Antideficiency protections have been clarified by July 2013 legislation amending Code of Civil Procedure sections 580b and 580d. SB 426 amends those sections and clearly provides that the prohibitions contained in sections 580b and 580d include collecting or even owing a deficiency. The amendment further clarifies that the prohibition extends only to the borrower and the borrower’s non-encumbered assets — not to 1) guarantors, pledgors, or other sureties; or, 2) that might be satisfied from other collateral pledged to secure the obligation.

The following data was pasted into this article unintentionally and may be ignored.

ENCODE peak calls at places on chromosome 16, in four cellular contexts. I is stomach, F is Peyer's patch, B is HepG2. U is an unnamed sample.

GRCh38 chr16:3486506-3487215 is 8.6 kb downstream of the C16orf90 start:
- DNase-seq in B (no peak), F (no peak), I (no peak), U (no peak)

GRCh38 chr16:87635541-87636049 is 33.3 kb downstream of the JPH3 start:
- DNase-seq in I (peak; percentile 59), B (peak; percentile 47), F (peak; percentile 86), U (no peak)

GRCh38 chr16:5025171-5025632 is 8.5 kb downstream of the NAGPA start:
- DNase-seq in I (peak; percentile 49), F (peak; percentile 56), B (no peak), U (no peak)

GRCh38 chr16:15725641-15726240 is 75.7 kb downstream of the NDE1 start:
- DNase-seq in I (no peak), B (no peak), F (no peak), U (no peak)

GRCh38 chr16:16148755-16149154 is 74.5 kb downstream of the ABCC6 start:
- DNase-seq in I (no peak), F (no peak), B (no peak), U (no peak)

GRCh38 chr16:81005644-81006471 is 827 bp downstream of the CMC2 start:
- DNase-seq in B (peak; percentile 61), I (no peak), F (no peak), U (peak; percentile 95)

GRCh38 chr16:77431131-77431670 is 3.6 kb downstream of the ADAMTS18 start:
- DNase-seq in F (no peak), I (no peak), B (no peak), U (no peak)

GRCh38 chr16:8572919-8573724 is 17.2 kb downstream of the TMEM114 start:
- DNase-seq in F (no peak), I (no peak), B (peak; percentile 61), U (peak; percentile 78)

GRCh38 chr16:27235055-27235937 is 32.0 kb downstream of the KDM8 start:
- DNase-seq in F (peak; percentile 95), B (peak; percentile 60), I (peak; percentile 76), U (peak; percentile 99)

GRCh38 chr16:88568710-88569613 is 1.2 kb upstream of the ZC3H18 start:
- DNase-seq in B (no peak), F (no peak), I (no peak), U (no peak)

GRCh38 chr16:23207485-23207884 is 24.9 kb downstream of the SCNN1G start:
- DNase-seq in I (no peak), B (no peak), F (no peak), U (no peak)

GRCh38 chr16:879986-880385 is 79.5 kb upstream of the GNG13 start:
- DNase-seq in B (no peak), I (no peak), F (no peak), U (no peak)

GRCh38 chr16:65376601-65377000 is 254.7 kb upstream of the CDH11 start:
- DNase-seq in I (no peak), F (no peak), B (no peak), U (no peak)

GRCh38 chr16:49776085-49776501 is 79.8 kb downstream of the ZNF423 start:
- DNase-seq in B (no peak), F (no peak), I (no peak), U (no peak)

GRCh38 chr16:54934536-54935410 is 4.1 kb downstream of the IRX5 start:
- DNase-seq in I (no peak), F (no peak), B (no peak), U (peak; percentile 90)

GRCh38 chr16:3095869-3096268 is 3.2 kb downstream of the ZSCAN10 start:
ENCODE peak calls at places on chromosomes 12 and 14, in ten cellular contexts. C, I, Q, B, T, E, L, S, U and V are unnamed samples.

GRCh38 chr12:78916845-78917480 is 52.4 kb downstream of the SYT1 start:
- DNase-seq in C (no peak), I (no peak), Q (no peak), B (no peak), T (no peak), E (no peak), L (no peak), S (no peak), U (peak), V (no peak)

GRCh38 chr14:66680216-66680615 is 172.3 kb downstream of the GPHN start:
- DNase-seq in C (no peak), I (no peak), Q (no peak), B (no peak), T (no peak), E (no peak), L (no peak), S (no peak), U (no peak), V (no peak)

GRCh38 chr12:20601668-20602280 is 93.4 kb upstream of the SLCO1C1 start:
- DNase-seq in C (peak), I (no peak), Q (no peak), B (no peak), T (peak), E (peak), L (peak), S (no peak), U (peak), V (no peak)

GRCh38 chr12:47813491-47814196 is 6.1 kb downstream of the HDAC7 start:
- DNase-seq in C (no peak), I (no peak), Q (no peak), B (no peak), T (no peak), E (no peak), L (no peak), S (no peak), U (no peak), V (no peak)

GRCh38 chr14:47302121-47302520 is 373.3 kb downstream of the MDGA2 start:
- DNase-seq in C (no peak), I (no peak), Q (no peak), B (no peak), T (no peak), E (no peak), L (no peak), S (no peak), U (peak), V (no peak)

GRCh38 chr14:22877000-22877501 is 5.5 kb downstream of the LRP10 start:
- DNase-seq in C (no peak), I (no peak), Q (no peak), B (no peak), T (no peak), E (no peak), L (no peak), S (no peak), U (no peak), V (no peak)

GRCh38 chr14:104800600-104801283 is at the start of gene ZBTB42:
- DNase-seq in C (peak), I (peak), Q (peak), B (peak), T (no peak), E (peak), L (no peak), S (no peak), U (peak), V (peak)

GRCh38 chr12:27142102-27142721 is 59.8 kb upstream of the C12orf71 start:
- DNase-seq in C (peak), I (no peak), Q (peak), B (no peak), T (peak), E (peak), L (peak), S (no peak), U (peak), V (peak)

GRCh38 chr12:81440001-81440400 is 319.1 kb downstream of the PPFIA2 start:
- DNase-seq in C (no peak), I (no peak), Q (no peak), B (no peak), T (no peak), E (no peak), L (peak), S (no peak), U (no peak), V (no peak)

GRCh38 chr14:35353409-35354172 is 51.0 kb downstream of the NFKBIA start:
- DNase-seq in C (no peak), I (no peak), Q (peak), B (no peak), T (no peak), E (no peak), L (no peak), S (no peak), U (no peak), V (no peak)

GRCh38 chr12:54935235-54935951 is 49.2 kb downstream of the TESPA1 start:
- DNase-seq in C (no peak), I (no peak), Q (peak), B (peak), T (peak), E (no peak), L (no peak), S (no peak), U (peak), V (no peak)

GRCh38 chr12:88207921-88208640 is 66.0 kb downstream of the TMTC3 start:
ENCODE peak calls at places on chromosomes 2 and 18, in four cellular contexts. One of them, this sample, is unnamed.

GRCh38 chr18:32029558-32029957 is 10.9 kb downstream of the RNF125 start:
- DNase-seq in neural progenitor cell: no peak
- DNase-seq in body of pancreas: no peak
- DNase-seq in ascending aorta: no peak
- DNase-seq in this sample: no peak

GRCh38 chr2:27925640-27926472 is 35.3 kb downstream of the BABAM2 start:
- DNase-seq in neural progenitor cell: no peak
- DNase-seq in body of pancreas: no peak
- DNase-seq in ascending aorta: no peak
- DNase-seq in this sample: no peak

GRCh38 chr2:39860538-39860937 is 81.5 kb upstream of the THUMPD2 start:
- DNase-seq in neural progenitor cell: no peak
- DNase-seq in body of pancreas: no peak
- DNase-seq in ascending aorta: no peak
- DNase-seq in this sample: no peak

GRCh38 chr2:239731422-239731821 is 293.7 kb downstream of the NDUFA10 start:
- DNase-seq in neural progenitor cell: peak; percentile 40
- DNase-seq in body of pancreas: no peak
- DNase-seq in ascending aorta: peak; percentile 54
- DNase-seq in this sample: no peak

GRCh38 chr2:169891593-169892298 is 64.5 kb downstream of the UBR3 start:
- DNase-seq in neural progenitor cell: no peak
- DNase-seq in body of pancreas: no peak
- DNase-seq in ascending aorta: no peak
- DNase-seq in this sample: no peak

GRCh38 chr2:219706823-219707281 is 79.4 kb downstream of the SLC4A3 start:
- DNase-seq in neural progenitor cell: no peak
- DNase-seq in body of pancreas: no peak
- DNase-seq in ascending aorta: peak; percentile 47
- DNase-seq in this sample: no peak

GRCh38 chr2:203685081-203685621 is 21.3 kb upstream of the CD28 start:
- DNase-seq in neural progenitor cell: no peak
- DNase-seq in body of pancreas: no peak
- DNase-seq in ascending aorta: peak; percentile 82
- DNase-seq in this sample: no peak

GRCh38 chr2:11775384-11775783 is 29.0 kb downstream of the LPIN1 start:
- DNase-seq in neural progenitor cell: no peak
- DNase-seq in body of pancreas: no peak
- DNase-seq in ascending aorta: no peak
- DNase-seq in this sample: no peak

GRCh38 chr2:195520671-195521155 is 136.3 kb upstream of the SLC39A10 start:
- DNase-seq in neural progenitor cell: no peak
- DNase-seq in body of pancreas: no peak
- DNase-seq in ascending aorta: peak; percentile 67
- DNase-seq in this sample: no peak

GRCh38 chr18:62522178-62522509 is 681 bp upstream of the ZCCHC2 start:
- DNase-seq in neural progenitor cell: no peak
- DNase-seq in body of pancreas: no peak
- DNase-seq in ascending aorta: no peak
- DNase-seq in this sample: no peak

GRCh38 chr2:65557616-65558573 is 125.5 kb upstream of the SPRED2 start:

The clarification also applies to Code of Civil Procedure section 580(e)(2), i.e., which prohibits a deficiency in the event of a short sale to which the lender consents. Section 580(e)(2) specifically provides that the “rights, remedies, and obligations of any holder, beneficiary, trustor, mortgagor, obligor, obligee or guarantor of the note … shall be treated and determined as if the dwelling had been sold through foreclosure under a power of sale contained in deed of trust … in the manner contemplated by Section 580d.”
I consult with clients and accept cases involving foreclosure sales, including those protected by California’s antideficiency legislation. For other types of cases I accept, please scroll my Home and My Practice pages. If you are seeking a legal consultation or representation, please give me a call at 818.971.9409. – Michael Daymude